These people were having a hell of a time trying to sort all this out on the fly. How this could be after seventeen years, well, you’ll see. Stephen Axilrod, who was a Staff Director, tried to describe it this way:
“MR. AXILROD. Mr. Chairman, it's very difficult to isolate the structural changes as they're occurring now…there was a downward shift in the demand for M1, where people were taking money out of currency and demand deposits and putting it into a lot of other assets, some of which were in M2. But that was a substitution that didn't affect M2 itself. So actually, on the level of M1, the downward adjustment in M1 that occurred was a structural change that was evolving.”
But if money was coming out of M1 because of lower demand for that kind of it, where else might it have been ending up if not M2? Taking things to the next step, why was money demand for what wasn’t defined (by these bureaucrats) so high in the first place?
Yes, eurodollars and repo. But these were realities even by 1982 officials really didn’t take seriously at all. Despite, you know, the Great Inflation as well as by then more than a decade of wrestling with, and being constantly led astray by, M1 and M2, when it came time to assess monetary policy they always stuck with what little bit of money they (thought they) knew.
I’ve clipped some from this portion of the conversation, but what quotes I’ve pulled out are a reasonable summation (you can read the full transcript for yourself):
“CHAIRMAN VOLCKER. All right, I do not detect any other course that is more acceptable at this point. We reviewed these targets; considerable concern was expressed about the recent developments in M1 which suggest that some relationships could be developing that we did not anticipate. We think it is too early to make that judgment…On M2, we say we think it is likely and desirable that growth be toward the upper end of the range…And we just leave the M3 range [unchanged]. Does it make any difference to anybody where M3 and bank credit are?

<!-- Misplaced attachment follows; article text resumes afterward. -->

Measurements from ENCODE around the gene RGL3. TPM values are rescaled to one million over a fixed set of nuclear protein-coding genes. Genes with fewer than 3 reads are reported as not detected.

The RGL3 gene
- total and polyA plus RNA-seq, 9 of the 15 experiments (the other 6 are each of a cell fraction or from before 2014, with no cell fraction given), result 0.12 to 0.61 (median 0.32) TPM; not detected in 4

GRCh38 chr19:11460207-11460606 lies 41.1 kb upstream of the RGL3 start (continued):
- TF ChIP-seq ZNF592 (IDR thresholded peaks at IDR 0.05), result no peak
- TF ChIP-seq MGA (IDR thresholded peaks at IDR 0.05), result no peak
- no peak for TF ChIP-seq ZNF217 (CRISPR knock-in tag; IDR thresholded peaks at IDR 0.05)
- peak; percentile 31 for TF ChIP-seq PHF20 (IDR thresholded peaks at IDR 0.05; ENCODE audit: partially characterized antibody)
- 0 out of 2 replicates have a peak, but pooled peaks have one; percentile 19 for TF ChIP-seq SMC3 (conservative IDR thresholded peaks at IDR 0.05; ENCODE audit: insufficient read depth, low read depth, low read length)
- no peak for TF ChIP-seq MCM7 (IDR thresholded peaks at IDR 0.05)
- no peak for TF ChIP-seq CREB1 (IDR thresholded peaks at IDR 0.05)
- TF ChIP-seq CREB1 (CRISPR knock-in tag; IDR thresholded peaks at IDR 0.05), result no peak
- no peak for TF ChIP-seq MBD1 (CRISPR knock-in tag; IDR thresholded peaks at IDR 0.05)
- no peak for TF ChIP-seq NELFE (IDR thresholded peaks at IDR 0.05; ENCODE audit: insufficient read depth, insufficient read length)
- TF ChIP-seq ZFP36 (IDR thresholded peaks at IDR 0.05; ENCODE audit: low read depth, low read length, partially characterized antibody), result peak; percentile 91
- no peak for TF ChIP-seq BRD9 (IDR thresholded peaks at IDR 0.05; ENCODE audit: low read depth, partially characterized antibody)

“VICE CHAIRMAN SOLOMON. But suppose we get a switch from large CDs to Eurodollar financing?
“MR. GRAMLEY. Well, nobody pays any attention to those targets.”
But why? Why didn’t anyone pay attention, very close attention, to some of those like eurodollars or repo? Again, Great Inflation; inflation is out of control money; they had just spent several hours, after much the same for many years, discussing how money was nothing but confusing – and these were the people who we’ve been told by hindsight to have been the most proficient about that very topic and this very issue.
To find the rationalization, we can go backward to some earlier products of inside academic research – particularly when it came to eurodollars. Banks – domestic banks - may have been funding their credit activities in the eurodollar market, but the Economists at the Fed (and elsewhere) believed either of those nothing more than investment choices.
Here's what the Fed's New York branch staff had written up about the subject in 1979:
“On this reasoning, Euromarket expansion does not create money, because all Eurocurrency liabilities are time deposits although frequently of very short maturity. Thus, they must be treated exclusively as investments. They can serve the store of value function of money but cannot act as a medium of exchange.”
In other words, in order for anyone to use eurocurrency at some point they would first have to transfer these time deposits into domestic currency: “…if Eurodollars must be converted into United States demand deposits to be used in purchase of goods, services, or assets…then national monetary authorities could in principle influence those expenditures by controlling the domestic money supply.”
Under this set of major assumptions, you then wouldn’t bother about most of M3 let alone eurodollars. But were they correct assumptions?
Not a one.
To start with, it was never once true that “all Eurocurrency liabilities are time deposits.” And for anyone at the Fed to make such a definitive determination, accepted as fact up and down the line, was belied by even contemporary scholarship; let alone the actual fact the Federal Reserve had hardly kept concurrent with any of its proliferation of developments since the eurodollar’s unknown origins.
Economists Duffey and Giddy had even described these very proportions and functions in detail in February 1981, just a year prior to the FOMC’s struggles:
“The remarkable feature of this use of forward contracts in the Eurocurrency market, for example, is that it enables banks to offer deposits or loans in any currency for which there is a forward exchange market, even if no external money market exists in that currency. The result is that the Eurodollar is the only full-fledged external money in existence; other Eurocurrencies are often simply Eurodollars linked to forward exchange contracts.”
That had meant this truly was a monetary element in the medium of exchange (as well as unit of account) function in whichever system might have been connected to it. Since it was global reserve currency, that had meant everyone – including the domestic US dollar system in which domestic banks operated eurodollars inside and out.